Marmion originated from an episode the story of Norham which occurred in 1318.
Norham Castle was something of an English outpost, so near to the Scottish Border that to the Scots it was a constant provocation and the Scots harassed it frequently.
At that time Sir Thomas Gray was governor, and the Scots were besieging it once again with a determination that boded ill for the safety of the castle. At night Sir William Marmion made his way into the castle by a secret passage. He had left behind in Lincolnshire the girl who had declared that Marmion was the bravest of all the knights in England and Marmion was determined to prove to her that he was. She had sent to him a helmet bearing a golden crest requesting him to wear it during his displays of bravery.
Marmion was greeted warmly by his fellow knights who recounted to him tales of great deeds they had performed against the Scots. Marmion was impressed and that night dreamed of the feats off valour he was about to perform.
At dawn next day the Scots continue their ferocious attack upon the castle, succeeding in penetrating the defences and gaining access to the outer bailey. Well prepared, and eager for action, Marmion had already donned his armour and set the helmet with the golden crest upon his head. He was ready for action.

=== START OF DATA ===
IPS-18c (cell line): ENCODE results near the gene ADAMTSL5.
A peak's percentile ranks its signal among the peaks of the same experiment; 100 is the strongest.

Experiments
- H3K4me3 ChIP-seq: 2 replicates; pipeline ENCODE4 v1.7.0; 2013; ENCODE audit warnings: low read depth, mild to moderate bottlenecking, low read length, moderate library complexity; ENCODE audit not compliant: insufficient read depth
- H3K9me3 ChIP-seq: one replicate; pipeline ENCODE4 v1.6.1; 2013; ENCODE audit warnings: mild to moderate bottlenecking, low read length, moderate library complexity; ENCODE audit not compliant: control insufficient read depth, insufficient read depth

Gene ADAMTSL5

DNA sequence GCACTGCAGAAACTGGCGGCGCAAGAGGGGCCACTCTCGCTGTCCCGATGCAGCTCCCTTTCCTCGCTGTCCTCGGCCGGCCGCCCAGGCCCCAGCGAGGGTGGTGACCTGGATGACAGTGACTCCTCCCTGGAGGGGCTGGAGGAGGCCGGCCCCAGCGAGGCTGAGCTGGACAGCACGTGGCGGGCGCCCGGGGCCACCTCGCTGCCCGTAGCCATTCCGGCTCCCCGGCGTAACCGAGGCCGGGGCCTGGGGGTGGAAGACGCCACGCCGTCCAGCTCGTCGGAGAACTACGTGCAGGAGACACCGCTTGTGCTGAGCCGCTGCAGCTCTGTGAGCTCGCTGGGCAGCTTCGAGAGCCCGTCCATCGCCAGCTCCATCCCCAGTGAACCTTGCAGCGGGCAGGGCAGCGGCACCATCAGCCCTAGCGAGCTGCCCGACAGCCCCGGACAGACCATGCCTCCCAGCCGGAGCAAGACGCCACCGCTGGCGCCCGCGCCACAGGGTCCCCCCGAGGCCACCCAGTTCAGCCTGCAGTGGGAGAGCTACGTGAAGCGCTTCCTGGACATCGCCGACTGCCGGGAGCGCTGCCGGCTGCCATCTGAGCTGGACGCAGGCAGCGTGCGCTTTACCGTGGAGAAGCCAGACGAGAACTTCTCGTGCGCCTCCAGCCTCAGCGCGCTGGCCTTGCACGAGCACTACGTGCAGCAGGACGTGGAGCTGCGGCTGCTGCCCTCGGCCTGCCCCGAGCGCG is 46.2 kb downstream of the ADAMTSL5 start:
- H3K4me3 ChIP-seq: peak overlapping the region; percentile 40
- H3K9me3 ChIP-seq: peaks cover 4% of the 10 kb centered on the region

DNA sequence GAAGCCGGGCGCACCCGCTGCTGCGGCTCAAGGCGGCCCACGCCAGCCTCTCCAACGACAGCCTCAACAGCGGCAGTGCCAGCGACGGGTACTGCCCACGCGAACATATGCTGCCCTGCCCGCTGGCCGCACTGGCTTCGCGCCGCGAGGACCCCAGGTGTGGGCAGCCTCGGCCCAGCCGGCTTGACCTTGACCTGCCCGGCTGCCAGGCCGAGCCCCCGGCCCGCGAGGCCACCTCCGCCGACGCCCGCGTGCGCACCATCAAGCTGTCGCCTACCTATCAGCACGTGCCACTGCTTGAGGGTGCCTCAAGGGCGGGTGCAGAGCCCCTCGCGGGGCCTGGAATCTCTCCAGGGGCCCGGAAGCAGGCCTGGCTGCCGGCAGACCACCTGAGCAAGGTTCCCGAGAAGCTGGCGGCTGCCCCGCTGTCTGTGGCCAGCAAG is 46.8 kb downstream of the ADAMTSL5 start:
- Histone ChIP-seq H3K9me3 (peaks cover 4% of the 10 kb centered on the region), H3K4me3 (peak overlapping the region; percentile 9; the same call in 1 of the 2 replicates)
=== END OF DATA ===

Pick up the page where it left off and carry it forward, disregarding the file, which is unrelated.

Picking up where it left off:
Marmion begged the captain of Norham, Philip de
Moubray, for permission to sally forth among the main body of Scots to
win fame for his helmet and himself.
And so Marmion sallied forth into the midst of his enemies. He was immediately surrounded by the Scots and was in danger of being dragged from his saddle when the cavalry in the form of Sir Thomas Grey and his knights sprang to his aid. The force of their onset shocked the Scots who fell back and both Marmion and Norham Castle were saved for posterity.
Thus did Marmion win fame and the love of his lady fair.
It has been suggested that if Marmion's girl friend had really cared for him she would not have sent him to what was regarded as the most dangerous place in England.
Perhaps. . . . .